Katherine Heller, Molly Knefel, Brenna Palughi, Lynne Rosenberg, Lauren Seikaly
If you read this on a Monday night, then you have to wait another whole week to see one of the funniest shows around. Naked in a Fishbowl is a hilariously spot-on serialized look at the lives of four female friends and their circle of acquaintances. The June 7th show was these collaborators first time back together as a group after performing from 2005 to 2007 in various venues. But the audience doesnt need to know any background at all to step into the fun.
Katherine Heller, Brenna Palughi, Lynne Rosenberg, Lauren Seikaly play longtime friends, one married with children, one divorced, one uncomfortable with newfound, albeit minor, fame and one yoga-instructing single woman. Together, they play off each other with an ease and seamlessness that must be rehearsed, but it is all performed improvisationally. The audience would never know, except on the rare occasions that they crack each other up, but even these feel totally authentic.
The show I saw on Monday concerned the four women getting ready and then attending a benefit event for Planned Parenthood. The interplay, the tardiness and annoyance, the question of outfits – it feels like you are spying on old, very funny friends who happen to be going through their own personal emotional issues.
Molly Knefel joined the cast as Alice, a younger cousin of Sara (Katharine Heller). There is some expository background to keep everyone up to speed, but it is given easily as if catching friends up on what gossip they missed out on. Two other women, DArcy Erokan and Daliya Karnofsky, are on the cast list and will probably join soon. If the ease with which the cast brought in Molly Knefel is any indication, there will be smooth introductions all around.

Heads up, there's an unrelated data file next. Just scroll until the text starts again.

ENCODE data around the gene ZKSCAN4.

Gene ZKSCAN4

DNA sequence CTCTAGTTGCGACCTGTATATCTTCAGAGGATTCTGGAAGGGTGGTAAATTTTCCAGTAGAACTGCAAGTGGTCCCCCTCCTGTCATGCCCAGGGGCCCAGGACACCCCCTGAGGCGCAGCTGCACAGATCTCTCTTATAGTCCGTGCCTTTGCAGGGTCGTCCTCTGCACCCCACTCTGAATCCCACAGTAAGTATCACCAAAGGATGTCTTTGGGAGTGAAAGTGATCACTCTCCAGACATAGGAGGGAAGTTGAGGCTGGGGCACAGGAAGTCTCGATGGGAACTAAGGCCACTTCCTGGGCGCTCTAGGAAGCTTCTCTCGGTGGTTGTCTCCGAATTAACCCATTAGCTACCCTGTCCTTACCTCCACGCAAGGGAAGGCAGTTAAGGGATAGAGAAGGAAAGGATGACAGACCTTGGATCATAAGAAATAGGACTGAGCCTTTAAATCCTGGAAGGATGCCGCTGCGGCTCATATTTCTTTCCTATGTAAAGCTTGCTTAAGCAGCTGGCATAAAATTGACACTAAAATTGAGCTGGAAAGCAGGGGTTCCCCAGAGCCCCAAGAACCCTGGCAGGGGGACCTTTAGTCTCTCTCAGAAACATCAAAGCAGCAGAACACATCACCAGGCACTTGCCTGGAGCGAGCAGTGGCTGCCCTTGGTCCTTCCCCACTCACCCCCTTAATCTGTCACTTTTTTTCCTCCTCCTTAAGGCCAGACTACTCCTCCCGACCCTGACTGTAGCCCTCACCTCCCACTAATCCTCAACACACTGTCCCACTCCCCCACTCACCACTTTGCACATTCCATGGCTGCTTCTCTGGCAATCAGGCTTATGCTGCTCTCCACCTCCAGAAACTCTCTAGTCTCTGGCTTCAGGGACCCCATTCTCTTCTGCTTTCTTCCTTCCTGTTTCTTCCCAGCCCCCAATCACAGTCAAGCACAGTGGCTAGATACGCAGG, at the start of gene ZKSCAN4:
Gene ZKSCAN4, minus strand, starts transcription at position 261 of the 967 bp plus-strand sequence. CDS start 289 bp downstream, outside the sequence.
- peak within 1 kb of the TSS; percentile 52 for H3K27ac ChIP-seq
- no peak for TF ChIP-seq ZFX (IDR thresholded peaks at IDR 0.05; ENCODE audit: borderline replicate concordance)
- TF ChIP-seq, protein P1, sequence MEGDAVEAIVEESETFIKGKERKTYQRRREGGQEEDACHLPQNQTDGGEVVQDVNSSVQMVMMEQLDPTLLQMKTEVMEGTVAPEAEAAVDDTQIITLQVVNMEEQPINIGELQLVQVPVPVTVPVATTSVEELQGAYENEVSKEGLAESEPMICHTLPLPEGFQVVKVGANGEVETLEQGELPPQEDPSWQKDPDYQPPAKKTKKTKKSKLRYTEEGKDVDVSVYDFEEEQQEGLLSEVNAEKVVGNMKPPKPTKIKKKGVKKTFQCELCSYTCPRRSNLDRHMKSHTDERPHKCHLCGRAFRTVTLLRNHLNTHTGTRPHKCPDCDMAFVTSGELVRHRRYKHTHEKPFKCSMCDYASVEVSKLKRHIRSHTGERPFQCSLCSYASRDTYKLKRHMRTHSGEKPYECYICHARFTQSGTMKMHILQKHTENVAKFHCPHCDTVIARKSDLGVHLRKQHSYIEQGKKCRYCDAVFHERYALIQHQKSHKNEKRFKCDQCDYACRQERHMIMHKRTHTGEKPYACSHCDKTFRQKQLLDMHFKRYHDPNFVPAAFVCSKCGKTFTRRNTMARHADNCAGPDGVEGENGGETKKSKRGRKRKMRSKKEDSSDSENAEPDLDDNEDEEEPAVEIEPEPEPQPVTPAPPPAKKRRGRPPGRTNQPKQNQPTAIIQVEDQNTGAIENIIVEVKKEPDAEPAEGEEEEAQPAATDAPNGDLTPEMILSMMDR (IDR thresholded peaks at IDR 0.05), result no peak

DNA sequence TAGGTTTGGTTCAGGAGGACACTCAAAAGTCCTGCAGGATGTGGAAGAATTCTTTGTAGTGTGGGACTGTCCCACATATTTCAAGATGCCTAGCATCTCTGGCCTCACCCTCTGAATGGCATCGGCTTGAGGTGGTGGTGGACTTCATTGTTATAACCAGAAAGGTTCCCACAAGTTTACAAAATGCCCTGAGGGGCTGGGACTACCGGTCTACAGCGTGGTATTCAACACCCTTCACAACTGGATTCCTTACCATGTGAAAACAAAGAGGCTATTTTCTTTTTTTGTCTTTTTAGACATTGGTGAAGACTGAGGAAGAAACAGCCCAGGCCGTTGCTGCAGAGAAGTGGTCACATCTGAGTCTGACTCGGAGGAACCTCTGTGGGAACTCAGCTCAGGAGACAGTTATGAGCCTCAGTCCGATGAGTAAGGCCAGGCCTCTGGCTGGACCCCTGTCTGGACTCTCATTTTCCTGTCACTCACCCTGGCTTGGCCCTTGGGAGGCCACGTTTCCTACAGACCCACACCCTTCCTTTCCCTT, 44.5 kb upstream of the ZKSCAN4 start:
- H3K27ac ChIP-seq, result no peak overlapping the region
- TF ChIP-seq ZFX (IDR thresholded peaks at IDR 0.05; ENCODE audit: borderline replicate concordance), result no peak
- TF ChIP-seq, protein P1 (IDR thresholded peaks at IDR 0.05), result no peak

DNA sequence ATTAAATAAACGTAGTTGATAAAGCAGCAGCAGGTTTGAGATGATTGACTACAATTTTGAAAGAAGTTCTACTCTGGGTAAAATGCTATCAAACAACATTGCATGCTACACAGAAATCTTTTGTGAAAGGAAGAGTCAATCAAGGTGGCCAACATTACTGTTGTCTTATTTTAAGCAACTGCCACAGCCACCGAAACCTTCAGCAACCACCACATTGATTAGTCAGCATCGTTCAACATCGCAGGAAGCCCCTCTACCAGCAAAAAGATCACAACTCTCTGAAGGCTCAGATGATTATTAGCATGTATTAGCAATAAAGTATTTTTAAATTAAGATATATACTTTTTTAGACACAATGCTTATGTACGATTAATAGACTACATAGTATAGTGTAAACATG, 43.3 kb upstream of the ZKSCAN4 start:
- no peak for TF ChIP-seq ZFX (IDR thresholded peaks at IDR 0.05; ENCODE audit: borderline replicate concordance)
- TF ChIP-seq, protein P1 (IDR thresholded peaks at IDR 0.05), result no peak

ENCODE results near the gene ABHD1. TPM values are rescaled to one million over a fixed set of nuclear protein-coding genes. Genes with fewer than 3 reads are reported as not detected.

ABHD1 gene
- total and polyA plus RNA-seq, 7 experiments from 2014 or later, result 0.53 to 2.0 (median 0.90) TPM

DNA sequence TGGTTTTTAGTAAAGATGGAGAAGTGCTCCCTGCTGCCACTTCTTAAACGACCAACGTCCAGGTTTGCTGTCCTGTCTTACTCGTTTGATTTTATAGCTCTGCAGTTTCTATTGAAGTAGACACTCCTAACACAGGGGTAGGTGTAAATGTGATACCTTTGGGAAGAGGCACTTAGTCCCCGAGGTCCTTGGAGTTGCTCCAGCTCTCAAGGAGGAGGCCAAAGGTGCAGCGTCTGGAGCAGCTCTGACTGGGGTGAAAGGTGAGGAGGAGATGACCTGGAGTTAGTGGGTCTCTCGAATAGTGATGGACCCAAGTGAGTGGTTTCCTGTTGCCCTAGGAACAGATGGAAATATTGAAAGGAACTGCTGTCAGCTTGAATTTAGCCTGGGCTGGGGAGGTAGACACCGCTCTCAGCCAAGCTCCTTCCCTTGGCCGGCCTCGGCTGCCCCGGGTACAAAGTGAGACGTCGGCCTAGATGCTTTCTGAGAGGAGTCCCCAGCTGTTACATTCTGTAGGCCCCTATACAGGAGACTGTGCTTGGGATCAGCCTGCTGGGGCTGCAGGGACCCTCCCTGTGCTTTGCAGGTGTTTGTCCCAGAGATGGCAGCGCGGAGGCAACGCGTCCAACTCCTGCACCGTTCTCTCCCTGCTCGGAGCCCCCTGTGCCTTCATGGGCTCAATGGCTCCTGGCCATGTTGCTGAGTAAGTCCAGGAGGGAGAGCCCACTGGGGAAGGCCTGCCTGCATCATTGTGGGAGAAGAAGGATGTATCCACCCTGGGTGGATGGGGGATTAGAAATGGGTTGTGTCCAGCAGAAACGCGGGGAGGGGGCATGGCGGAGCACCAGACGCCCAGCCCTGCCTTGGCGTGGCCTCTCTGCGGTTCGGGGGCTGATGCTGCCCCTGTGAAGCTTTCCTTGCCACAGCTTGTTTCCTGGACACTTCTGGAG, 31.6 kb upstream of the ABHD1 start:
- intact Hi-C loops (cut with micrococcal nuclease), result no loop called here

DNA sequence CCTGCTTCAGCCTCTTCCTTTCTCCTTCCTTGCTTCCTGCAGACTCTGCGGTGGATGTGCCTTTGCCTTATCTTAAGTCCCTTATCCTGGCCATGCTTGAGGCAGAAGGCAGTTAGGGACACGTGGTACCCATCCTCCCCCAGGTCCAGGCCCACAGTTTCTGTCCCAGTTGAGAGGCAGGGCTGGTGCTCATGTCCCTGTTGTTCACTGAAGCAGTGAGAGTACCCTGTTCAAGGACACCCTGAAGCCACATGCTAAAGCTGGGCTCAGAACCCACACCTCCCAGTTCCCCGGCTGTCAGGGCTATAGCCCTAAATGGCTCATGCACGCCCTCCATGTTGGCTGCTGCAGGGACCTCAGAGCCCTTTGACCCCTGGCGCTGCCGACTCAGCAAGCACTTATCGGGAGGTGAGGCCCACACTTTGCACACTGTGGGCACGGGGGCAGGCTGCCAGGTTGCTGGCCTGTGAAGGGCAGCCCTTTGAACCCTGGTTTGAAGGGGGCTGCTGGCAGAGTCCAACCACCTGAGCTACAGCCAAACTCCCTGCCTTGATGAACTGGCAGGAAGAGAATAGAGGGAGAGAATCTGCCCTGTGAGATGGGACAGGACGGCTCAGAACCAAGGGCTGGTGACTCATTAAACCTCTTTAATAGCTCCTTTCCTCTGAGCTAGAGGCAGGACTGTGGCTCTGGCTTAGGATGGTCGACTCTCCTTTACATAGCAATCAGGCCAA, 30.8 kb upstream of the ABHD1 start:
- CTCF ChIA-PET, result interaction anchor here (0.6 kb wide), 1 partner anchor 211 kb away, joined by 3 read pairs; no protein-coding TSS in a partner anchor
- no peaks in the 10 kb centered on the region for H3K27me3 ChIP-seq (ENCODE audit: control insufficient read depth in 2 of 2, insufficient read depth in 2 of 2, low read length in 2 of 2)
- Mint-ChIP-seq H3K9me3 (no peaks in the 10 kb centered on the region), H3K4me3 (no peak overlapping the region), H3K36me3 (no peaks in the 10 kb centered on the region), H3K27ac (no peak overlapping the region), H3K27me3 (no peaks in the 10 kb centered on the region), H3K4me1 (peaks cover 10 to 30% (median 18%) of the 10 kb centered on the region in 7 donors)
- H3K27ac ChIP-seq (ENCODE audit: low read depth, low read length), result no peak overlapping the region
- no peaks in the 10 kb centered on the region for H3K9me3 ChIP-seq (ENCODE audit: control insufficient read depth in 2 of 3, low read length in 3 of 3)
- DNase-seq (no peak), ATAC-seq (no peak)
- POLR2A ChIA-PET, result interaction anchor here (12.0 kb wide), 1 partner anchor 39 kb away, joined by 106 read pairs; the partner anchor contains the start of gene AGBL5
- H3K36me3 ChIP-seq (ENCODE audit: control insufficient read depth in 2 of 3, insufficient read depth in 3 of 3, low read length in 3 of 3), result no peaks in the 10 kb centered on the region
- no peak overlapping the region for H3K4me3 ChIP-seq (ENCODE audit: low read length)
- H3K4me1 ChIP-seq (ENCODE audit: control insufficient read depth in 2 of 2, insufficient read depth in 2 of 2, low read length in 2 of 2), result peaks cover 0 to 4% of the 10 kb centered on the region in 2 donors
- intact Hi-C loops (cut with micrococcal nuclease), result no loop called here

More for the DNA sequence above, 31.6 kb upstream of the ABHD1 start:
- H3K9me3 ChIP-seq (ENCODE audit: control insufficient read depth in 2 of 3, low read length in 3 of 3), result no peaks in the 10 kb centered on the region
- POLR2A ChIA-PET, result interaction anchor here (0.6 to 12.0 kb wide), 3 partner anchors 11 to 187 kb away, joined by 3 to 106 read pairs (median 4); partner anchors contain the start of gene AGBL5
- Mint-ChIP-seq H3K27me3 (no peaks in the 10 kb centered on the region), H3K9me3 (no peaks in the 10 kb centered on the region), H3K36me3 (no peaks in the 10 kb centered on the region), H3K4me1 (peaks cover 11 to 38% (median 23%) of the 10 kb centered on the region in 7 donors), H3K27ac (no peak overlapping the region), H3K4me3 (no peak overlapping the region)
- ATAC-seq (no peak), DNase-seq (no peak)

These women discussed age, childbearing, strappy shoes, sex, lesbian sex, ex-husbands and boyfriends, Sarah Palin, difficulties of motherhood, money issues, yoga as life force, and the changing nature of friendships without dropping the ball anywhere along the way. There were no pat jokes waiting to be reeled off, just interactions that were hilariously funny and sometimes touching.
There is none of the give-us-a-situation and give-me-a-feeling that screams improv to many people and has many of them running for the exits. Except for the minimal sets, this might be any play, or any play where the inmates take over the asylum.
All four women are amazing, creating well-rounded characters, and are gracious in yielding the floor and the laughs to one another. You get the feeling that even if there wasnt a house full of constantly laughing, applauding people, these four actors might still get together every Monday night at 7 PM, just to make each other laugh.